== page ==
psychological analysis is bolstered by Nazi accusations of the time, blaming the Jews
for the American–British–Soviet alliance (217).
The failure to mention, even in passing, a second contributing factor in reply to
that “Why?” is inextricably linked to the book’s two major weaknesses. The first of
these is the determination to downplay or ignore the participation in, or cheering on of,
mass murder by a disturbingly high proportion (though by no means the majority) of
the ethnic majority populations in the Bloodlands, including many of their elites. The
second is the proclivity to advance unchallenged the trendy “Red-equals-Brown” historiography
of our times that acknowledges some kind of moral equivalence between
East European Jewish Affairs 209
the Nazi and Soviet regimes as a cardinal principle of truth and point of departure rather
than treating it as one of a range of competing evaluations.
The upshot of both convictions is an unfortunate, if coincidental, congruence of
Snyder’s Bloodlands with the macro-image of history currently promoted via ample
investment by a number of right-wing governments and political forces in Eastern
Europe. That image portrays two giant evils to the (German) west and (Russian) east,
and a wad of helpless, innocent and historically pure victim nations wedged in
between. As part of the extensive and expensive campaign to delete from history their
own massive participation in the Holocaust, some countries have invested heavily in a
campaign of what I have called “Holocaust Obfuscation.”2 It has included legislation
to inflate the definition of genocide (so as to enable the inclusion of an array of Soviet
crimes);3 glorification of local Holocaust perpetrators as national (anti-Soviet) heroes;4
a reinvigorated antisemitism rooted only indirectly in the older “Jewish–Bolshevist”
equation, and directly, strange to tell, in disputation with the Western narrative of the
Holocaust;5 criminalisation of the denial of “equal genocide;”6 and, above all, an
insistence on the absolute “equality” of Nazi and Soviet crimes.
This “Double Genocide” movement, as it is increasingly known in Europe and
beyond, was proclaimed by the 2008 “Prague Declaration” that called on the entire
European Union to “recognize Communism and Nazism as a common legacy;” to
ensure that communism will “inform all European minds to the same extent as the
Nazi regime’s crimes did;” to proclaim “substantial similarities between Nazism and
Communism” and insist that “crimes committed in the name of Communism should be
assessed as crimes against humanity ... the same way Nazi crimes were assessed by
the Nuremberg Tribunal;” and to effect an “overhaul of European history textbooks so
that children could learn and be warned about Communism and its crimes in the same
way as they have been taught to assess the Nazi crimes.”7 In other words, some of the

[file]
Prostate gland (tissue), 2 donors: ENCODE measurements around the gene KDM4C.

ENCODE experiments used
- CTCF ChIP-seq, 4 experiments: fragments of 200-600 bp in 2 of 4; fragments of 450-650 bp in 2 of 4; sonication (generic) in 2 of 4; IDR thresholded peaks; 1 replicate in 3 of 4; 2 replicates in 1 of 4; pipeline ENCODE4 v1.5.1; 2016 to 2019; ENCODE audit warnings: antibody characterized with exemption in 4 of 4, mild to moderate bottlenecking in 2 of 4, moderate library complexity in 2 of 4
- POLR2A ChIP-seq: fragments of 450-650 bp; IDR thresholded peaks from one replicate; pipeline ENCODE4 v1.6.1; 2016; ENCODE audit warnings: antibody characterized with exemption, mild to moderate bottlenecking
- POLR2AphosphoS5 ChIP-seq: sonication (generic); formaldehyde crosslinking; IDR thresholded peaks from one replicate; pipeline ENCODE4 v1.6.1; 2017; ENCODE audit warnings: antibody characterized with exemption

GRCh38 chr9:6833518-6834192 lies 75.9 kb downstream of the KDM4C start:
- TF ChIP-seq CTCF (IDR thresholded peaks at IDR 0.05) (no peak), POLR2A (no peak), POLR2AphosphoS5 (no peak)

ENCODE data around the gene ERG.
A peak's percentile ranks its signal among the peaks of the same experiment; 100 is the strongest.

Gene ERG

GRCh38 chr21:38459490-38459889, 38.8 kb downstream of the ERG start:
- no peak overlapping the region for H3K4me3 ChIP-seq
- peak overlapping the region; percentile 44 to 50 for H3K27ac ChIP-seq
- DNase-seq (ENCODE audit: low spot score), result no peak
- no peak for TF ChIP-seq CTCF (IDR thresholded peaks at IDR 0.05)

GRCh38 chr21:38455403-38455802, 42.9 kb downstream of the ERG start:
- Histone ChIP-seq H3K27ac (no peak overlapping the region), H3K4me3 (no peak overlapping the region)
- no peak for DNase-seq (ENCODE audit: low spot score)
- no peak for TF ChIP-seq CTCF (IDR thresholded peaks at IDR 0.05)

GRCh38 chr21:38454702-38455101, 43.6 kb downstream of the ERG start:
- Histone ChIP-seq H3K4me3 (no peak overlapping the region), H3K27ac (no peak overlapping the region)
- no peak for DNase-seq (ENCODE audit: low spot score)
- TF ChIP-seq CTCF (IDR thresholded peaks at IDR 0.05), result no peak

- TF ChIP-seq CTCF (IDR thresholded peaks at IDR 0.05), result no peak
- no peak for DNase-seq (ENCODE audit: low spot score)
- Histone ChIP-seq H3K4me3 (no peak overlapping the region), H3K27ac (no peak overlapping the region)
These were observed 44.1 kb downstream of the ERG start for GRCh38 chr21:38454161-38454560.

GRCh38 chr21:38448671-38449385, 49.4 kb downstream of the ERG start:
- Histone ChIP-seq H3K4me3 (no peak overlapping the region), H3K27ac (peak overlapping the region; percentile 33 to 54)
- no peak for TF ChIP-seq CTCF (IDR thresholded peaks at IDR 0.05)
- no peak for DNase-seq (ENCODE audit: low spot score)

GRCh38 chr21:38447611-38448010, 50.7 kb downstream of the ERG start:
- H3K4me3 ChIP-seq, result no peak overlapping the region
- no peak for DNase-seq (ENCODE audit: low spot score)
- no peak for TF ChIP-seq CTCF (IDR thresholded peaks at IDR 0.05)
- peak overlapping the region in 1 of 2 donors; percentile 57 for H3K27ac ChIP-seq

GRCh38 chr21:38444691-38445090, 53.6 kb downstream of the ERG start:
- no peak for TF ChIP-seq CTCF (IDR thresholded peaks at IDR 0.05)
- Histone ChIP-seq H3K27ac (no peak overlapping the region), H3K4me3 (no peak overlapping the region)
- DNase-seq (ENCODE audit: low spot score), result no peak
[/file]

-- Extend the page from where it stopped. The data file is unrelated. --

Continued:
newer European Union member states have been trying to turn acknowledgement of
Double Genocide into European law. This movement suffered a setback in December
2010 with the European Commission’s refusal to insert it into the “Stockholm
Programme,”8 but regrouped in 2011 to set up the “Platform of European Memory and
The inexplicable free(ish) pass given by Timothy Snyder in Bloodlands to the
local perpetrators (particularly those in Lithuania, Latvia, Estonia and Ukraine) has
been duly noted by a number of reviewers, including Rachel Croucher, Alexander J.
Groth, Grzegorz Rossoliński-Liebe, Per Rudling and Efraim Zuroff.10
A word about the notion of “local perpetrators.” The reference here is not to
“collaborators” in the more usual and more westerly sense of participating in Nazidirected
governance, or even the identification, betrayal, degradation or guarding of
Jewish residents. The east-of-the-Molotov–Ribbentrop-Line sense of “local perpetrator”
by and large is, plain and simple, killers. Lithuanian, Latvian and Estonian fascists
proved so efficient that Jews were deported from far afield to these countries for
murder, and killers were exported, as from Ukraine, to other countries under Nazi
occupation to participate actively in the Holocaust.
In a large number of locations, violence against Jewish neighbours, perpetrated by
local “nationalists” and “partisan patriots” and their supporters, began immediately
following the German attack on the Soviet Union on 22 June 1941. The perpetrators
of this violence are now sometimes glorified as “anti-Soviet rebels,”11 a phenomenon
particularly in evidence in 2011 in connection with the 70th anniversary of 1941. After
210 Review article
Germans had taken control and brought “order” to the killing process, thousands of
voluntary killers came forward in the Baltic states to do most of the shooting.
Alexander Prusin’s The Lands Between covers these events accurately. He sums them
up in one sentence: “Substantial segments of the population took an active part in the
Holocaust that heralded the end of the Jewish communities in the borderlands” (3; see
also, e.g., 7, 9, 256). Prusin’s chapter on the Holocaust per se is called “The Holocaust